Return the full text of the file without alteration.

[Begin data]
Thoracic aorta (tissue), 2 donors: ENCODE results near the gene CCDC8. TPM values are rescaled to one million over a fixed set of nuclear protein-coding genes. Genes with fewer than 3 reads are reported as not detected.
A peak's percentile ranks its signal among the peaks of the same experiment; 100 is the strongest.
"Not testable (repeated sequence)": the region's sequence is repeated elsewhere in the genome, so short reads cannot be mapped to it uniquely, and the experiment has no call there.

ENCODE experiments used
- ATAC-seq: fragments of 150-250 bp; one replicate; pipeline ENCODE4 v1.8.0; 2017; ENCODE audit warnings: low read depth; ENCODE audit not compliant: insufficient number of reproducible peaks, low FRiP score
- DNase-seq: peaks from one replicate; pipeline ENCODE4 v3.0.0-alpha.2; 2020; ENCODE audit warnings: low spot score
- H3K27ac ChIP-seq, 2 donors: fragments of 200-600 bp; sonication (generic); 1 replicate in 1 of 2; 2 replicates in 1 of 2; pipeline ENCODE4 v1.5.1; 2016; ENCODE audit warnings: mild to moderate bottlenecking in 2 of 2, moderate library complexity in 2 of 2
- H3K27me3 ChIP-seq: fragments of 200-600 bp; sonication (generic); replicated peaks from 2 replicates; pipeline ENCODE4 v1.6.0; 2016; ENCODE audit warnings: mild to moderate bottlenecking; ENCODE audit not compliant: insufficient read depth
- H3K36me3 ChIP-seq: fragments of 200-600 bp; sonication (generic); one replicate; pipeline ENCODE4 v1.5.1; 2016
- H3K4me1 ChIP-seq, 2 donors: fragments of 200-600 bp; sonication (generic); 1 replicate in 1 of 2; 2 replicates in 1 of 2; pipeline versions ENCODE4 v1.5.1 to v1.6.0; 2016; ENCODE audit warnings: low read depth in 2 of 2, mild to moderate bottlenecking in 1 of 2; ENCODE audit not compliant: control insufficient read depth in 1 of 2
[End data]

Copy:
Thoracic aorta (tissue), 2 donors: ENCODE results near the gene CCDC8. TPM values are rescaled to one million over a fixed set of nuclear protein-coding genes. Genes with fewer than 3 reads are reported as not detected.
A peak's percentile ranks its signal among the peaks of the same experiment; 100 is the strongest.
"Not testable (repeated sequence)": the region's sequence is repeated elsewhere in the genome, so short reads cannot be mapped to it uniquely, and the experiment has no call there.

ENCODE experiments used
- ATAC-seq: fragments of 150-250 bp; one replicate; pipeline ENCODE4 v1.8.0; 2017; ENCODE audit warnings: low read depth; ENCODE audit not compliant: insufficient number of reproducible peaks, low FRiP score
- DNase-seq: peaks from one replicate; pipeline ENCODE4 v3.0.0-alpha.2; 2020; ENCODE audit warnings: low spot score
- H3K27ac ChIP-seq, 2 donors: fragments of 200-600 bp; sonication (generic); 1 replicate in 1 of 2; 2 replicates in 1 of 2; pipeline ENCODE4 v1.5.1; 2016; ENCODE audit warnings: mild to moderate bottlenecking in 2 of 2, moderate library complexity in 2 of 2
- H3K27me3 ChIP-seq: fragments of 200-600 bp; sonication (generic); replicated peaks from 2 replicates; pipeline ENCODE4 v1.6.0; 2016; ENCODE audit warnings: mild to moderate bottlenecking; ENCODE audit not compliant: insufficient read depth
- H3K36me3 ChIP-seq: fragments of 200-600 bp; sonication (generic); one replicate; pipeline ENCODE4 v1.5.1; 2016
- H3K4me1 ChIP-seq, 2 donors: fragments of 200-600 bp; sonication (generic); 1 replicate in 1 of 2; 2 replicates in 1 of 2; pipeline versions ENCODE4 v1.5.1 to v1.6.0; 2016; ENCODE audit warnings: low read depth in 2 of 2, mild to moderate bottlenecking in 1 of 2; ENCODE audit not compliant: control insufficient read depth in 1 of 2